We think good ‘occult fiction’ is hard to find. Quite why that is is open to debate and probably worthy of deeper discussion another time. Generally speaking, the issue is often one of balance: ensuring the mundane aspects such as plot and narrative are not just a vehicle for the higher visionary insights, and vice versa. This in itself is challenging. Quality and authenticity are also problematic: practitioners of the Arte do not always make good writers; nor are good writers necessarily adept at articulating genuine magickal revelations!
But our next release is, we think, a very, very good example of this hard-to-pin-down genre. It’s a full-length occult novel (136,000 words to be exact), authored by the enigmatic Fr Ætos.
Initially the book appears to be an historical novel (set in the period of the Fall of Acre in 1291) in the traditional vein. But slowly and surely the magickal tendrils begin to reach out and draw you into an uncanny, parallel or alternate history. The book’s denoument makes the magickal elements explicit via a series of vivid set-pieces and shocking plot-twists.
So on one level it succeeds simply as an intricately plotted, meticulously researched, compulsively readable adventure. It is atmospheric and cinematic, epic in scope, full of believable characters, jeopardies and moments of joy and horror. Yet the occult subtext is not bolted on; it is fundamental to the overall narrative thrust. What makes this book special is the way the esoteric strands are carefully woven into the whole. They provide moments of true insight; they crystallise in prose aspects of occult lore that might otherwise seem quite abstract. Magickal currents and traditions, and otherworldly forces, are given shape and purpose in a way that is quite revelatory.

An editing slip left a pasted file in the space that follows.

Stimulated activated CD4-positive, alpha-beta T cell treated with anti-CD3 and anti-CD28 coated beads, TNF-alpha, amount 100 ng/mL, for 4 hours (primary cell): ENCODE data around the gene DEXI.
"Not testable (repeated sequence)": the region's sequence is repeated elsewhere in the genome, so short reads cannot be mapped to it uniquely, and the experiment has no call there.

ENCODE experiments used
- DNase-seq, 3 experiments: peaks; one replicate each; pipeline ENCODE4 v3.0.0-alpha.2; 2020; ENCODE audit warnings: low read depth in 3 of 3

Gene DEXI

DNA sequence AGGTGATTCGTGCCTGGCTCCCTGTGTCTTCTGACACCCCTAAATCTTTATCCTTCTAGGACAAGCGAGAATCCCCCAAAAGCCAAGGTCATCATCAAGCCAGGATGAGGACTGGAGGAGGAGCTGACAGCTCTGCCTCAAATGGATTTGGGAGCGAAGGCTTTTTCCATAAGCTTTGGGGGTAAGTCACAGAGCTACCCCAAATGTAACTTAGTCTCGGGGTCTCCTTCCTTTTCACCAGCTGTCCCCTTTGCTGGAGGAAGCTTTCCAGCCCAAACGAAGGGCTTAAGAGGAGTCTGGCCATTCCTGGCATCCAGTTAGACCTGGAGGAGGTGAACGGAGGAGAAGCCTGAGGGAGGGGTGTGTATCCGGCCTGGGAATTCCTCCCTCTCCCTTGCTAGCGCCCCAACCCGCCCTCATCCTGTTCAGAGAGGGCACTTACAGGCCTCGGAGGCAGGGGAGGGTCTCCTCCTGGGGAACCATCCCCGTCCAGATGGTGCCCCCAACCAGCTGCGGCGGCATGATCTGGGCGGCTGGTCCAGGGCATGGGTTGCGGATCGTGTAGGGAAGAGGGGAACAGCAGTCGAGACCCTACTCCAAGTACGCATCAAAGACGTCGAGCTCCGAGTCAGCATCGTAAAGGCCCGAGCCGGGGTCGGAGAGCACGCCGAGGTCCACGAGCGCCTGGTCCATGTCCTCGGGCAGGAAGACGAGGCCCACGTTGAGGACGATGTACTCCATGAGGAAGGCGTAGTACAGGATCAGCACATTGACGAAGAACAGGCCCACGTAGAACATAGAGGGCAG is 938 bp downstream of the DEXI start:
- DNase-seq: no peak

Its themes will be familiar to many practitioners: mastery and servitude; personal sacrifice; the desire for freedom and control through power; the generational legacy of pacts; the gnostic impulse; the web of fate; the tides of creation and destruction, and the exchange of influences between the worlds.
Topics range from the Fallen Angel tradition and anticosmic gnosticism to Kabbalah and Islamic occultism. At a deeper level, the book can be understood as a rite of initiation and a journey through the Tarot. In fact, the book is littered with occult lore, subtle references and ‘Easter eggs’ for the attentive reader.
So, what’s it about? Well, why don’t you read the the prologue and first couple of chapters, and find out. Epic historical dark occult horror doesn’t even begin to describe it. I hope I’m not being too hubristic when I say that this book could become a future classic of occult fiction.
Shalat will be released in August 2020, in very limited numbers.